Ah, the bucket list; that collection of things we want to experience before we expire. For some folks, that list is comprised of adventures waiting to be had: zip lines and sky dives and ascents and descents and safaris and expeditions. For others, the list is about making amends, spiritual enlightenment, finding peace and quiet. For others still, it’s about the perfect meal, the perfect drink, the perfect vacation.
Because I refuse to come to terms with my own mortality, I haven’t developed much of personal bucket list. If I had, I suspect it would involve some sort of sandwich.
The notion of Missoula having a bucket list is interesting, because it assumes that our diverse citizenry could agree on what should be on the list. As the person lucky enough to serve as this city’s mayor, I can tell you that is a challenge.
Let’s propose for example, that someone were to propose something pretty safe for the list, such as “We’d like to see the perfect rainbow.” Sounds benign, right?
Here’s an excerpt from the transcript of an imaginary public hearing on the question of whether to add “We’d like to see the perfect rainbow” to the Missoula bucket list:
CITIZEN A: I love the idea of seeing the perfect rainbow.
CITIZEN B: I like rainbows as much as anybody, but have we considered safety at all? Let’s say you’re driving, and suddenly you see this perfect rainbow, you’re distracted, you drop your cell phone and crash into the car in front of you, which has stopped for an urban unicorn crossing the street. A unicorn, you say? Yes, because if you think you’re ever going to see the perfect rainbow, you must believe in unicorns, too.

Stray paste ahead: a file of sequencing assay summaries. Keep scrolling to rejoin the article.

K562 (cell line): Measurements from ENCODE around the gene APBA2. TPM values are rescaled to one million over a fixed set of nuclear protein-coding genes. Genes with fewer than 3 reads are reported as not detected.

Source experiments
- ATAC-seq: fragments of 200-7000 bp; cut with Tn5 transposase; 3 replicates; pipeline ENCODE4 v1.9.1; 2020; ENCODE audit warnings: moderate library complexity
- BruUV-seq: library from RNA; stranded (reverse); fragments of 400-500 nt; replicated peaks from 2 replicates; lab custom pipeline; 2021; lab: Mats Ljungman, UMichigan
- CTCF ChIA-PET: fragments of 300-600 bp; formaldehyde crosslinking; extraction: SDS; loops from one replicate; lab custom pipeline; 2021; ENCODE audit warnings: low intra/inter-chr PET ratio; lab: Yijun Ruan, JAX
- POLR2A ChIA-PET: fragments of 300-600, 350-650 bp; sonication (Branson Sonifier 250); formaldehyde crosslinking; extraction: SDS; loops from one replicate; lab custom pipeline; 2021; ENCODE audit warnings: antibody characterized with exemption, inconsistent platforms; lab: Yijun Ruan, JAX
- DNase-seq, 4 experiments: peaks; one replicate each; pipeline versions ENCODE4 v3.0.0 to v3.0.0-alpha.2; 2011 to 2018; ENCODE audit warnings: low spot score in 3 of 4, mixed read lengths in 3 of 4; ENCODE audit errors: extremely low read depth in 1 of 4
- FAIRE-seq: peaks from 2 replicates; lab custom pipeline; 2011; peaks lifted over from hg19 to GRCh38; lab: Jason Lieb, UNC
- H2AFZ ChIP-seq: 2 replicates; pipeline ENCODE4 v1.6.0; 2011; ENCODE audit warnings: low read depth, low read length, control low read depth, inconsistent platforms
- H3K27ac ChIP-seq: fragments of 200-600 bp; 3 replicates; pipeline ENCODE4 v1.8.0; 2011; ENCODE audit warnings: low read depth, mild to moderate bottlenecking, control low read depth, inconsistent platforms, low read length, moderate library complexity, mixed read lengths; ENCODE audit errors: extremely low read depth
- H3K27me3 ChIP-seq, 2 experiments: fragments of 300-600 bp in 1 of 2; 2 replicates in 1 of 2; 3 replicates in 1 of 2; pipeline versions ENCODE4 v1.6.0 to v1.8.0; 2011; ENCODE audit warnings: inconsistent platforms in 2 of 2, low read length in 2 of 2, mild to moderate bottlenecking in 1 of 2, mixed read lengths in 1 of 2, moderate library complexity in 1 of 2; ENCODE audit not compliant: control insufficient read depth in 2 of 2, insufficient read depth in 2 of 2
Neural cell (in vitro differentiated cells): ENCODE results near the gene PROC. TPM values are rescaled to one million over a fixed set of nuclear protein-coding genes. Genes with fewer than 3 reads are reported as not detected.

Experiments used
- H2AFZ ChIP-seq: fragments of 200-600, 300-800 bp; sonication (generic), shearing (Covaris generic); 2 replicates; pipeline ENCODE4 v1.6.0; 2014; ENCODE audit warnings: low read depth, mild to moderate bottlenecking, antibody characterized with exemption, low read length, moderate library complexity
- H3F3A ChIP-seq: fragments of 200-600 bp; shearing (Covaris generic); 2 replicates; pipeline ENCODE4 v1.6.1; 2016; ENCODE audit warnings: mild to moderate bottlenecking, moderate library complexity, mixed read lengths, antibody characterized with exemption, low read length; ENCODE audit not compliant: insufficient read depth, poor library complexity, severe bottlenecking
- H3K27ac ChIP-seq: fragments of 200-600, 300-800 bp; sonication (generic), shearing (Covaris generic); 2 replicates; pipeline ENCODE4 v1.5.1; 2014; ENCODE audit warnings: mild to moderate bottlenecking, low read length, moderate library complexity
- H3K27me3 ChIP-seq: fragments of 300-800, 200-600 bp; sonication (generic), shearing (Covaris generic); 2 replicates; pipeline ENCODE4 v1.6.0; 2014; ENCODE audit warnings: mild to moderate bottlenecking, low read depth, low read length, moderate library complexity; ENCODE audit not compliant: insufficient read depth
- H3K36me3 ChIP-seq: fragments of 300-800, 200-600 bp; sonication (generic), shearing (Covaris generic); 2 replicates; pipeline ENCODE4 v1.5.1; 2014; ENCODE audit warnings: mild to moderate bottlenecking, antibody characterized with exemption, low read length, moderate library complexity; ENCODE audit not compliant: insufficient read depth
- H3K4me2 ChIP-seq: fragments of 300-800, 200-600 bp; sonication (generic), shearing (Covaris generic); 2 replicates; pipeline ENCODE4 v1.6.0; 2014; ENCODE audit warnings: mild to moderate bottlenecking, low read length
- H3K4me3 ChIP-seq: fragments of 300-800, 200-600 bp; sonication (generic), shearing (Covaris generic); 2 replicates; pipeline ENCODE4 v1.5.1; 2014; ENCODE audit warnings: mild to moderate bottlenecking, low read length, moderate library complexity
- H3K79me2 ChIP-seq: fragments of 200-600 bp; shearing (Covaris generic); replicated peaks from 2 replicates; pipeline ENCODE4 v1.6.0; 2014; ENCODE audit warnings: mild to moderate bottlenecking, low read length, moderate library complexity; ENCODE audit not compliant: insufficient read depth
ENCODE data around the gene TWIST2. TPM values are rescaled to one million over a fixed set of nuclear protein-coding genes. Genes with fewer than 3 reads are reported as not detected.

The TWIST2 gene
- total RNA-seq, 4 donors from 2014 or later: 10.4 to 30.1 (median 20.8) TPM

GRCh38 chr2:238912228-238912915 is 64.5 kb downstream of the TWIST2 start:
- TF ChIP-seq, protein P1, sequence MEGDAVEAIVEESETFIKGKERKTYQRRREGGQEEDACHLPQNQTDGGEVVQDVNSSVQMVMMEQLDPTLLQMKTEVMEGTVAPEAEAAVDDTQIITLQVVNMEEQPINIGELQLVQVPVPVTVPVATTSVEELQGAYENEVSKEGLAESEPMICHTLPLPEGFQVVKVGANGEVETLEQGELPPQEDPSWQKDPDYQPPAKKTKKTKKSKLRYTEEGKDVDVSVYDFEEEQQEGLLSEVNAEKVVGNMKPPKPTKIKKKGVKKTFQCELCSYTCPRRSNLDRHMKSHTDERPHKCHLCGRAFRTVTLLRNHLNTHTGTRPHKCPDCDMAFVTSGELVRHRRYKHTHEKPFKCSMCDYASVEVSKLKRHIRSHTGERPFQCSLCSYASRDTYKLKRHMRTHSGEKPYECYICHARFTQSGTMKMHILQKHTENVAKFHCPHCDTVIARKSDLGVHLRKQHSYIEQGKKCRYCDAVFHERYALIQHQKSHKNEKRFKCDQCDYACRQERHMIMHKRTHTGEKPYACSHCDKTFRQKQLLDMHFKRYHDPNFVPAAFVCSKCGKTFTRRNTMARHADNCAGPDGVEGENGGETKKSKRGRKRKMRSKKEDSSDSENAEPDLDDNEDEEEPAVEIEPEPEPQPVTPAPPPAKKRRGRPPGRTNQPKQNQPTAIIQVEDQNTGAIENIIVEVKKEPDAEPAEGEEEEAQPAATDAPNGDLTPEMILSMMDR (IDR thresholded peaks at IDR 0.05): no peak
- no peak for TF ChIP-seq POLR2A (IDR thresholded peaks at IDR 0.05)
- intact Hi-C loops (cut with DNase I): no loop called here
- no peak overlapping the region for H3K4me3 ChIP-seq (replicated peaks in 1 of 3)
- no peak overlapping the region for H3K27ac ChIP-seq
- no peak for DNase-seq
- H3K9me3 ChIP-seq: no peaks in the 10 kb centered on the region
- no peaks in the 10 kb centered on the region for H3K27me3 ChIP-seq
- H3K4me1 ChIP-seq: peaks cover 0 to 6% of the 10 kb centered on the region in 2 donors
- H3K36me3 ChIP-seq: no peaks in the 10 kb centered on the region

CITIZEN C: I hate unicorns. They eat my marigolds. I know they say unicorns don’t eat marigolds, but that’s a load of hooey. They also eat garden gnomes. By the dozens. Seriously.
CITIZEN D: Those gnomes are made in sweatshops.
CITIZEN E: Why aren’t we making gnomes in America?
CITIZEN F: Our country wouldn’t need gnomes is we all grow our own food and use chickens to guard our gardens against predators, like unicorns and wolves. They run in packs.
CITIZEN G: I like that kid who turns into a wolf in those “Twilight” movies.
CITIZEN H: Did you see “Lincoln”?
CITIZEN A: I’m sorry, but can we get back to the rainbow issue?
CITIZEN E: Hey, don’t try to shove this rainbow thing down our throats!
So, while it’s pretty risky to speculate as to what Missoulians might want on a community bucket list, I’ll take a shot at it: Keep our place clean, keep it safe, keep it beautiful, keep it friendly, keep it fun, keep it prosperous, keep its traditions, keep trying new things, keep it Missoula, Montana, home to a whole bunch of folks who can agree on at least one thing: we love the place